Thursday Troubleshooter: Dental assistant feels ignored, also discouraged from sharing her marketing talents

This dental assistant is generally ignored when she tries to share her ideas with her dentist-boss.

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QUESTION: I’m a registered dental assistant with a private office. But the truth is, I'm also the assistant office manager, insurance biller, treatment coordinator, and floor supervisor. One of the issues in my office is the lack of a marketing strategy and budget. It seems like every idea I have (I’ve read several articles and the ideas have been successful in other offices), no matter how inexpensive, have not been given proper consideration in my opinion. I’ve made suggestions, such as free platforms like Facebook to hiring a marketing firm. But management tells me, "Why pay a company to do what we can easily do?" Needless to say, the thought going through my head is, “So why haven't we done it?”

Do you have any suggestions on how I can get management to hear me? It feels like my boss has selective hearing with me. Whenever I try to bring up a topic she doesn't want to discuss, or I possess the information to discuss something, I’m cut short with, “We'll talk about this later.” Unfortunately, later never comes. I also feel the husband, who’s the office manager, and wife dynamic is detrimental to our success. As a result, in my seemingly uphill battle for financial success, I’m slowly losing hope that anything will ever be attainable. I’ve even submitted my resumé to a couple of offices in the hopes I can become part of a team that will use my potential efficiently. Can you share any advice with me so that I don't feel like I'm on a sinking ship?

At first glance this seems like simply a marketing question. However, the more I thought about your question it became clear that it is about something else altogether. Let’s tackle the marketing situation first.

Some offices are able to keep their marketing duties in-house with no issues. For many offices it’s necessary to either outsource the duties or hire a company to guide them. For a social media presence alone, you will need someone to design graphics, schedule posts, and reply to all correspondence. This is hardly a job to shoehorn in with other duties. Other marketing duties should include postcard design and deployment, community outreach and sponsorship, and partnering with referral offices in the area.

Keeping it in-house with a dedicated marketing coordinator sounds like a great cost-savings measure. However, it sounds like your employer does not intend to make it a full-time position. This tells me that you’ll be expected to do this on the side and between your other duties. The reality is that you’ll do the job in spurts, not because you won’t be dedicated but simply because of your bandwidth. I can give you two reasons why companies are successful helping practices manage their marketing—it’s not a practice’s strength and most practices don’t have time!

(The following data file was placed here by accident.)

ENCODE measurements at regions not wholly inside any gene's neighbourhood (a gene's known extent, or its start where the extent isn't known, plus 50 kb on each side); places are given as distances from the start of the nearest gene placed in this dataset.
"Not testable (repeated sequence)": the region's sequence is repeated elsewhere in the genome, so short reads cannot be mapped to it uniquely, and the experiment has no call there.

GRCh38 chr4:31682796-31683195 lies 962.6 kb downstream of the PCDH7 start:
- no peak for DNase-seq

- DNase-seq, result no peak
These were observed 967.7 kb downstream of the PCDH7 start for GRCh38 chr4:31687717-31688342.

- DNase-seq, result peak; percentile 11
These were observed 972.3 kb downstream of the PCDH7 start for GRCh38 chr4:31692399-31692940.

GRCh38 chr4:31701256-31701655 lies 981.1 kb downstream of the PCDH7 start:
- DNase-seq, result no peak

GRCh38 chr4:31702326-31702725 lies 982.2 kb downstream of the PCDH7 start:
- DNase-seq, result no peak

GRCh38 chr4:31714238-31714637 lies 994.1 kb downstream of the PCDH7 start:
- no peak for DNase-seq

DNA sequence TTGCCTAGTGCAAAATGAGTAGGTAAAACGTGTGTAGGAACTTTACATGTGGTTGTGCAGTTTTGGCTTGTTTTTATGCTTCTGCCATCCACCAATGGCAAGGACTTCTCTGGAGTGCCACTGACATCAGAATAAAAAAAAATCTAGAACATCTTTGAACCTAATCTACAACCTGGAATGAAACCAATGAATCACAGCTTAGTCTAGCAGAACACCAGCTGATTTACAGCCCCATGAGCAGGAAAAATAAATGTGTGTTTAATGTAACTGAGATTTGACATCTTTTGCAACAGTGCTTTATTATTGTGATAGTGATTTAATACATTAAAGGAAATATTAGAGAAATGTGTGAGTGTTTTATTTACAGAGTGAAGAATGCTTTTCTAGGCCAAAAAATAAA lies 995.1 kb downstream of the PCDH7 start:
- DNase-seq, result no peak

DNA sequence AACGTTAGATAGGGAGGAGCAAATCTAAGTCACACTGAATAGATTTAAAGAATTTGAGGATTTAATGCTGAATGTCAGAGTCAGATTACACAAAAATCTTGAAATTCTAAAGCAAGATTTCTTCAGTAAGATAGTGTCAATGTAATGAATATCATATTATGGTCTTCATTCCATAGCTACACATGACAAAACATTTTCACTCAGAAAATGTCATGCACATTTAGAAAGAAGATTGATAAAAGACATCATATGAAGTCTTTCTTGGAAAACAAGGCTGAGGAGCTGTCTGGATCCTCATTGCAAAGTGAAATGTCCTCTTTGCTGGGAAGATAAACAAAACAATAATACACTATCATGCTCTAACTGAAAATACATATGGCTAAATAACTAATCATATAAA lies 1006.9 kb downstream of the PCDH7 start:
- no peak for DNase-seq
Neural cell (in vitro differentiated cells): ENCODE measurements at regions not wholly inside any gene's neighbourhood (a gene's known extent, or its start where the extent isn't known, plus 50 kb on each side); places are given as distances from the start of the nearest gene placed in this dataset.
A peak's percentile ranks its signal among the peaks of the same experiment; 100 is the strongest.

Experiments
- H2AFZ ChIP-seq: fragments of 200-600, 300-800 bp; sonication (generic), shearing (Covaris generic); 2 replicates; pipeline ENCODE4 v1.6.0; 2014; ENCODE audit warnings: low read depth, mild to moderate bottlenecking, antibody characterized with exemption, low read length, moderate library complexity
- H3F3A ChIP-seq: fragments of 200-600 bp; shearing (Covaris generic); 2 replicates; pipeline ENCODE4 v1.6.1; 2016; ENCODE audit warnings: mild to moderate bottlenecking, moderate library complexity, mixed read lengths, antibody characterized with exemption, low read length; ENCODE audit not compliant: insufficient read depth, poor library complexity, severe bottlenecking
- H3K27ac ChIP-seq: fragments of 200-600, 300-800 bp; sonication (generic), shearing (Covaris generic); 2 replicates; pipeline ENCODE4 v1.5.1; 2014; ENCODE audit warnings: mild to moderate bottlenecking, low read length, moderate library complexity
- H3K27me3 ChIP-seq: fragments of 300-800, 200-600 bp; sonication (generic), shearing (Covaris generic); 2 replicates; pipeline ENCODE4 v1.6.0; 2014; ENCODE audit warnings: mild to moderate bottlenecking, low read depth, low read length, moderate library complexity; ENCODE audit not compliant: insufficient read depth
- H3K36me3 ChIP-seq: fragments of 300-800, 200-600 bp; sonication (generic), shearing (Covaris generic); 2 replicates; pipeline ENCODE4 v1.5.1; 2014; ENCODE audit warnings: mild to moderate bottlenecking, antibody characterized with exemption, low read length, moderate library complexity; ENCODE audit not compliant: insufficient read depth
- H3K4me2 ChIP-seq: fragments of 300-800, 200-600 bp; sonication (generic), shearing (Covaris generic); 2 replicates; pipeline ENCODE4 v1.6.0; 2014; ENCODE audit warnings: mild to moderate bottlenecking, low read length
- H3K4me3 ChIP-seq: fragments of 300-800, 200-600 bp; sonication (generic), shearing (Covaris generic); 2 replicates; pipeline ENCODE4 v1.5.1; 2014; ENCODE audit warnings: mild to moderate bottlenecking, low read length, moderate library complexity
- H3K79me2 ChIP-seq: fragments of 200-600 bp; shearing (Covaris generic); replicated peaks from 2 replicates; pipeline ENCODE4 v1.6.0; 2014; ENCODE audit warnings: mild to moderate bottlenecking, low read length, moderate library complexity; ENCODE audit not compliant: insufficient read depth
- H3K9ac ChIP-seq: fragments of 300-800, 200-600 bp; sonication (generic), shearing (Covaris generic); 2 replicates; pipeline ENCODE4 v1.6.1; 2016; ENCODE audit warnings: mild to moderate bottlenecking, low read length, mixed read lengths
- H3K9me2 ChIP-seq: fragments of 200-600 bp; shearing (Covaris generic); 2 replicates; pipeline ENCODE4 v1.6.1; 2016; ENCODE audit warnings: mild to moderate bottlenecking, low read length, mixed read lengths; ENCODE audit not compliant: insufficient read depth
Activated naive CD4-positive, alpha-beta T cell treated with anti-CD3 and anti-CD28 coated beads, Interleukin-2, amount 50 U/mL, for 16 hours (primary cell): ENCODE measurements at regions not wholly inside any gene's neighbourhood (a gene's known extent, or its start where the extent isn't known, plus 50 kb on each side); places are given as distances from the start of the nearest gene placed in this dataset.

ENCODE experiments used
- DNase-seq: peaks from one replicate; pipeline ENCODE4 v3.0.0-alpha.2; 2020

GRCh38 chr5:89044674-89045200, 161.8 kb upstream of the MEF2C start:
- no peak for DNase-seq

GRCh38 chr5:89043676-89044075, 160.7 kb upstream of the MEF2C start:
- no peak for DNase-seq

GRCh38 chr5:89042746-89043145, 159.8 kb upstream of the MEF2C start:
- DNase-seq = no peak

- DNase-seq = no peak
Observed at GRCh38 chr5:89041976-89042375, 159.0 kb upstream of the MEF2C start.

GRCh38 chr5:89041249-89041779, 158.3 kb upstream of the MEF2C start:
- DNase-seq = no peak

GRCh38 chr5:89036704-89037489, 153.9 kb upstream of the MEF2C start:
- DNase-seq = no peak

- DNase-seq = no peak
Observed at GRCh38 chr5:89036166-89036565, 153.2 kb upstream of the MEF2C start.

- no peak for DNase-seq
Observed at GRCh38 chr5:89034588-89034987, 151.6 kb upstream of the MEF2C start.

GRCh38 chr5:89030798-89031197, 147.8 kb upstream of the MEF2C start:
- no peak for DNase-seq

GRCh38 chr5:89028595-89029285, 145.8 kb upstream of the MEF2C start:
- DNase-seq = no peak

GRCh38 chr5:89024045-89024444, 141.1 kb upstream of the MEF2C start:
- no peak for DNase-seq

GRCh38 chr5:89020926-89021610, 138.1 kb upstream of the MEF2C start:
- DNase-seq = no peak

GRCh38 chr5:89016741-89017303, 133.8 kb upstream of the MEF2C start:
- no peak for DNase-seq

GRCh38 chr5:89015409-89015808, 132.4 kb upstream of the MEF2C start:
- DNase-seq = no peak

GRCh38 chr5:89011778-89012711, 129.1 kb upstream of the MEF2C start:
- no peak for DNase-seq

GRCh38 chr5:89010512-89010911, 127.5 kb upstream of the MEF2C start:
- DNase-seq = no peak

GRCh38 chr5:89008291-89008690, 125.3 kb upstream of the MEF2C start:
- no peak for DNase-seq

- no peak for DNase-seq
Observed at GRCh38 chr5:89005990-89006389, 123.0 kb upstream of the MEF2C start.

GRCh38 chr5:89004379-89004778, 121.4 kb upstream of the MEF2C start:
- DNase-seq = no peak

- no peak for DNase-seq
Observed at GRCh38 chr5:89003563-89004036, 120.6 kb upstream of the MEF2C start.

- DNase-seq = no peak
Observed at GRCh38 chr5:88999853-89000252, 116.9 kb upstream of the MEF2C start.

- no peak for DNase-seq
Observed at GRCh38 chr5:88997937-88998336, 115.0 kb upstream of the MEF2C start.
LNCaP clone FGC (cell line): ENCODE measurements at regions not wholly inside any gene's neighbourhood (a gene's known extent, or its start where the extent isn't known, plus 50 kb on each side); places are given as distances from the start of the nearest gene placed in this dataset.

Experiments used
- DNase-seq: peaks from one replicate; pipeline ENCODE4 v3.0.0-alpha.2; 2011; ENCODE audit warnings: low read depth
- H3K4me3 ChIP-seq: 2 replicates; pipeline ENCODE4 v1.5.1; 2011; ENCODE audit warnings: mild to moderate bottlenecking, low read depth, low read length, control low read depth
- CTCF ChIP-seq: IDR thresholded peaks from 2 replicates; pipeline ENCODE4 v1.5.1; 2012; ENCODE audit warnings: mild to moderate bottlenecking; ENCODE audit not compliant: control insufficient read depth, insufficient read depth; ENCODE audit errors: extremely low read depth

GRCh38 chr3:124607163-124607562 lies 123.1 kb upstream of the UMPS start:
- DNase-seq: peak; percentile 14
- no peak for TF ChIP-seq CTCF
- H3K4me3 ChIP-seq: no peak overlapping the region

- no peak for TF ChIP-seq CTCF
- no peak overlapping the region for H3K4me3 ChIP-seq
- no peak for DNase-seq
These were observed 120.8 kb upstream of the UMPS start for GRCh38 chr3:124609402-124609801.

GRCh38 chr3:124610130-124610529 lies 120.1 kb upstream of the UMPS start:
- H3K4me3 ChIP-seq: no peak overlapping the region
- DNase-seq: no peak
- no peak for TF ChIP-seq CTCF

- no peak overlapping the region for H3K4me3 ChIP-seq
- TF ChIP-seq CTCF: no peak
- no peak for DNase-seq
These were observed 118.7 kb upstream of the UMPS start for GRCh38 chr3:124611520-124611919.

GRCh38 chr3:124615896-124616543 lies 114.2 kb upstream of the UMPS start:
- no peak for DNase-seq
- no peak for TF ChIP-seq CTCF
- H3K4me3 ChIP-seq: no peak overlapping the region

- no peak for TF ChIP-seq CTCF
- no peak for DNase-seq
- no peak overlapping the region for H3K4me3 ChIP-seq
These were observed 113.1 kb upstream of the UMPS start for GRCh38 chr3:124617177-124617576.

To nudge management toward being more committal to the process you could suggest that they work with you to create an editorial calendar. This is a guide to what you will post and when. Pull out a blank calendar and write down your ideas for certain days, for example, Valentine’s Day, summer, and back-to-school. Then set regular meetings to ensure these efforts are created and posted. After a few meetings, I suspect they will begin to understand that this is harder than it looks. Perhaps then your employer will realize that marketing deserves more attention.

I want to address the feeling that came through loud and clear in your question—you don’t feel appreciated and your frustration is growing. This is especially heartbreaking because you have great ideas and initiative. Being in an office that doesn’t use their talented staff in a good way can turn a great employee into a sluggish one. It sounds like you have doubts on whether or not this is your dental home. Your willingness to initiate and oversee a process is impressive. Many dental offices would very much appreciate an employee who has the experience to help with new projects.

I’m not encouraging you to quit but I don’t want you to undersell yourself. Dental offices are great places to work when the practice leaders believe in and empower their employees. Give the marketing project a chance, and hopefully this office can harness your enthusiasm. If they don’t and it doesn’t sit well with you, then perhaps another office is waiting for you. Good luck!

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Don't be shy! If YOU have a tough issue in your dental office that you would like addressed, send it to for the experts to answer. Remember, you'll be helping others who share the same issue. Responses will come from various dental consultants, as well as other experts in the areas of human resources, coding, front office management, and more. These folks will assist dental professionals with their various issues on DentistryIQ because they're very familiar with the tough challenges day-to-day practice can bring. All inquiries will be answered anonymously each Thursday here on DIQ.

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